The Road to Character, by David Brooks

Ok, here’s my second book review.  Last month I described a book about the Treaty of Versailles.  This month I switched over to a book I first heard about on Fareed Zakaria’s GPS show back in April.

The concept is an interesting one.  Brooks talks about our fixation on what he calls our “resume virtues.”  These are things that help us on the wallet side of things.  Better jobs, more money and additional status.  But we tend to ignore what he calls our “eulogy virtues.”  These are the attributes that form a more inner character.  Kindness, honesty and the like.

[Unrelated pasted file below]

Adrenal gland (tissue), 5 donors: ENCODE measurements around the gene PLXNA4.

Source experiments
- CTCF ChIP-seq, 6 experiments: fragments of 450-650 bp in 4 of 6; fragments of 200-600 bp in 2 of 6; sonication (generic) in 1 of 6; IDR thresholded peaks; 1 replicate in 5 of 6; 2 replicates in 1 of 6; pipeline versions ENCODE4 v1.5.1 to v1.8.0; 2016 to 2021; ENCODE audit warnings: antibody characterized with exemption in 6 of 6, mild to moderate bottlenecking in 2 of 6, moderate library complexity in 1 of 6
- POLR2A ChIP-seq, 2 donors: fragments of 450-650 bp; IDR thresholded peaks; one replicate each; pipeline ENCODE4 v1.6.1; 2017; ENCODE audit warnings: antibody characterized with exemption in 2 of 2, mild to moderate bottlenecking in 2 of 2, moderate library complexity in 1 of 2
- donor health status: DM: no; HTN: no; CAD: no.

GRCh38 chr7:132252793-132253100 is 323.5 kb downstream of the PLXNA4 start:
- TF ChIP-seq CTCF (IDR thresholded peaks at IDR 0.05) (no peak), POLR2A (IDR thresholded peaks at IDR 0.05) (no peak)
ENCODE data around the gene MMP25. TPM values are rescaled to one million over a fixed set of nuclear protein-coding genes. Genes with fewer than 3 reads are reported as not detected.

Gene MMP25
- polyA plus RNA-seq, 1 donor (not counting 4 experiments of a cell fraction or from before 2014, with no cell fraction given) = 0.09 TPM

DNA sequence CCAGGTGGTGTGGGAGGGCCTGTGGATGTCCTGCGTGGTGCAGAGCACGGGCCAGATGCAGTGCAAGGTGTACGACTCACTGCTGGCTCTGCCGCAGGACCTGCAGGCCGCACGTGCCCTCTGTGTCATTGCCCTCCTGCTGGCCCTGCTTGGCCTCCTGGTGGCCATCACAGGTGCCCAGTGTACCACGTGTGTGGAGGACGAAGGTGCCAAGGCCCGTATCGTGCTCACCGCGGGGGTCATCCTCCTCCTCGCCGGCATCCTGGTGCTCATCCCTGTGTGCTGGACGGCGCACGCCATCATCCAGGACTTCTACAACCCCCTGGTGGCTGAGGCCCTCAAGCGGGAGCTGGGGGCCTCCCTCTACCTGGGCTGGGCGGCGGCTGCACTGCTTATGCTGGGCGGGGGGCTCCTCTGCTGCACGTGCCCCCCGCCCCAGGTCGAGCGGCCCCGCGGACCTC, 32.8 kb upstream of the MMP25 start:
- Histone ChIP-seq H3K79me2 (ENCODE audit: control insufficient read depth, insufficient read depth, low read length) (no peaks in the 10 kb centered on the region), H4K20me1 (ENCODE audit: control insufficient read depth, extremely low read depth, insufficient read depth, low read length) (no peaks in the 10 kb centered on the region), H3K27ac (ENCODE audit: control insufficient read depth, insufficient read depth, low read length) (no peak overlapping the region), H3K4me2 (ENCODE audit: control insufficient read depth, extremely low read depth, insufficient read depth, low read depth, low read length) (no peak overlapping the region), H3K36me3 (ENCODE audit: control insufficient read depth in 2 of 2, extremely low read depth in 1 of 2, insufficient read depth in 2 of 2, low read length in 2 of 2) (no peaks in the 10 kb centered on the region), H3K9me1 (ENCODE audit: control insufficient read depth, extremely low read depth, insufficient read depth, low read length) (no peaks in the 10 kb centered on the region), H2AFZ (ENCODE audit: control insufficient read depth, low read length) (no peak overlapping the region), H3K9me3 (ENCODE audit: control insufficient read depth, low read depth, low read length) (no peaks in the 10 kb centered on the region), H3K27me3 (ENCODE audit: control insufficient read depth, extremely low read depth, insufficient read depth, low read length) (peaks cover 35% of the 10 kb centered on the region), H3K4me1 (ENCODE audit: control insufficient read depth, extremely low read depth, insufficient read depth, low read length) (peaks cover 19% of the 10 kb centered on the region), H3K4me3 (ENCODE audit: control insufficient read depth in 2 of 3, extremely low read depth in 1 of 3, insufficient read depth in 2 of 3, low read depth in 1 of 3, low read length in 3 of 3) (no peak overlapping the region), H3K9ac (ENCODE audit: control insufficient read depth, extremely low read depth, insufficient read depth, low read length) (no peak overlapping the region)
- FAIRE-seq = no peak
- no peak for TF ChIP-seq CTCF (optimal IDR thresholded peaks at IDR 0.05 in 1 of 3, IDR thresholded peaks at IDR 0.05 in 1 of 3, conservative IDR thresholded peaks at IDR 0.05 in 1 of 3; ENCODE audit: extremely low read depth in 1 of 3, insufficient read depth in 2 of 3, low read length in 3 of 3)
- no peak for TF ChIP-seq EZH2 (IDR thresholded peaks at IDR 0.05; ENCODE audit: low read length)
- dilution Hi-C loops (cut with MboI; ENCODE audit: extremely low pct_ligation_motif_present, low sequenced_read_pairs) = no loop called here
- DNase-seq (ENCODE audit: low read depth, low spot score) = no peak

The first chapter is a great introduction to Brooks’ core concepts.  He describes some of the changes that he sees in terms of American Society since the 40’s.  The priority was more on belonging, contributing to society and the like.

To be clear, Brooks is not saying they were better.  There were numerous comparisons to “the old ways” where we’ve clearly improved (race and gender being a couple of obvious ones).

But he makes the case (with some justification) that we’re collectively and individually missing something.  And Brooks breaks down several examples of individuals who lived their lives focusing on developing as much (or more) “eulogy virtues” versus “resume virtues.”  Examples include Dwight D. Eisenhower, and English writer Samuel Johnson.

The core lessons of the book are great.  Some of the individual examples are better than others.  But overall a worthwhile book.